In these regions I gathered some information about the huge serpent of which one hears occasionally in Borneo, called sahua by the Malays, and which, according to accounts, may attain a length of seven or eight metres. It is able to remain long under water, moves slowly on land, and can climb trees. Deer and pigs are its usual food, but at times it attacks and eats natives.
After exactly six hours Fabbrizia was reached a large place whose name, like that of Borgia, Savelli, Carafa and other villages on these southern hills, calls up associations utterly non-Calabrian; Fabbrizia, with pretentious new church and fantastically dirty side-streets. It lies at the respectable elevation of 900 metres, on the summit of a monstrous landslide which has disfigured the country.
We had barely got to ten metres, when loud cries from below and the disquieting noise of rushing water told me that something was wrong. I blew all tanks, surfaced, left the First Lieutenant on watch and went below. There were five centimetres of water on the battery boards, and I understood at once that we could never dive again.
It was a most fairy-like sight; the large cascade with its half-lying statues of the Seine and the Loire; the lower cascade beneath; the fountain rising twenty-seven metres; the large square basin with the ten little shell-shaped basins and the nine fountains spurting from gilded masques; the green lawns, the flower-beds, the shrubbery, all lit up by the blazing fireworks.
But the beech tree, having deviated a little, only rubbed against his loins, throwing him on his face, five metres away. The workmen dashed forward to lift him up. He had already arisen to his knees, stupefied, with bewildered eyes and passing his hand across his forehead, as if he were awaking from an attack of madness.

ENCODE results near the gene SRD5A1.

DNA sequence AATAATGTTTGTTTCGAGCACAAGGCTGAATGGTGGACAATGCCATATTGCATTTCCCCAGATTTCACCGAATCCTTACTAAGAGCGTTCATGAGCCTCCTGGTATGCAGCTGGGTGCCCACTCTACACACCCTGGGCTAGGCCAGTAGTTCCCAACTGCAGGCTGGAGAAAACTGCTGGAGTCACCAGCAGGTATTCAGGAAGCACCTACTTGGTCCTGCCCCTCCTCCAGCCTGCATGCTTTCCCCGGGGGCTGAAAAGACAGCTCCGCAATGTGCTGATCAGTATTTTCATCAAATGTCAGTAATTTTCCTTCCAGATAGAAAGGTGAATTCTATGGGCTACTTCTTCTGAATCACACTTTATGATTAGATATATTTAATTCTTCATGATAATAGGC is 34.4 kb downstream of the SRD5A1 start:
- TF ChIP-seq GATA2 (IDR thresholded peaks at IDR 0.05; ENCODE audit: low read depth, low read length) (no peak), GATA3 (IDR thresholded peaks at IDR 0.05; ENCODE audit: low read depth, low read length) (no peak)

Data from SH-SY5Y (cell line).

I assured them I would observe the same rule in my writings, and should always give the preference to business, before pleasure; to serious engagements before amusing ones; and to my friends before myself. The poems I recited consisted of a variety of subjects in different metres. It is thus that we who dare not rely for much upon our abilities endeavour to avoid satiating our readers.
A few hours later, thinking the natives might be coming, we got our arms ready: each of us had a revolver and a repeating rifle, the boys had old Sniders. The cutter lay about 200 mètres off-shore, and we could see everything that was going on on the beach. Behind the flat, stony shore the forest-covered hills rose in a steep cliff to a tableland about 100 mètres high.
But though I have wholly deserted the practice of poetry, and though I can by no means claim to be reckoned a poet, I do not in the least regret the years I gave to it. In the first place it was an intense pleasure to write. The cadences, the metres, the language, the rhymes, all gave me a rapturous delight.
It was another surprise, and our last, this snowy reef with jagged crest, at least 500 metres long, forming the finest display of an exposed filon we had as yet seen; but the first glance told us that it had been worked. We gave the rest of the day to studying and blasting the quartz-wall.
The wells of the Sahara are from twenty to eighty metres deep.-Desor, Die Sahara, Basel, 1871, p. 43. The ancient Egyptians were acquainted with the art of boring artesian wells. Ayme, a French engineer in the service of the Pacha of Egypt, found several of these old wells, a few years ago, in the oases.